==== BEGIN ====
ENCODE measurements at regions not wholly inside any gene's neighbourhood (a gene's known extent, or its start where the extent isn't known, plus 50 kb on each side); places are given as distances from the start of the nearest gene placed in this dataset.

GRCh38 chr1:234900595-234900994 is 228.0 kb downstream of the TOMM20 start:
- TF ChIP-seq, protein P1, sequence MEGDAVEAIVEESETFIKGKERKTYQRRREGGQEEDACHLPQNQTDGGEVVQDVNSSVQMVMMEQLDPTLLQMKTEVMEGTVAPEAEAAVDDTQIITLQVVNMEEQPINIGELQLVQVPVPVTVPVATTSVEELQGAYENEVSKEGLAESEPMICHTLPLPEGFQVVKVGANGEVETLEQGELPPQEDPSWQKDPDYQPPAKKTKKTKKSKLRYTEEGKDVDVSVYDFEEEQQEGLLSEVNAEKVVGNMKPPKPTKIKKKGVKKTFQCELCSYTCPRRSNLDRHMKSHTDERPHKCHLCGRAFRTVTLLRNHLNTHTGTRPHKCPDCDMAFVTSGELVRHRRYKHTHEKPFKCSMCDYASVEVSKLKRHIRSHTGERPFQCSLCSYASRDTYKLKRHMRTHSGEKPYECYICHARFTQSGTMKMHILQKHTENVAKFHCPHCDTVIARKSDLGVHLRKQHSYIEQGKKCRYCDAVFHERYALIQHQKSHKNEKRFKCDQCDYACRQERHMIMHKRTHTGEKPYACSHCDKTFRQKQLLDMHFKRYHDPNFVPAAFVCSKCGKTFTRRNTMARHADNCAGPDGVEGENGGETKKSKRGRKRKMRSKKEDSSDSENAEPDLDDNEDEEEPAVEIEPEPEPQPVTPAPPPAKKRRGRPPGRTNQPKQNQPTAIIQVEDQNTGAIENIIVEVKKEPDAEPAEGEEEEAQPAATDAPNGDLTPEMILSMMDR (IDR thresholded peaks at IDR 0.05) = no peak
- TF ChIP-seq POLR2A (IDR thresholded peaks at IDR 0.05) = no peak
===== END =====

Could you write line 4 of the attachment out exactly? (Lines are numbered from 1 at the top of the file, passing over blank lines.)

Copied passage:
- TF ChIP-seq POLR2A (IDR thresholded peaks at IDR 0.05) = no peak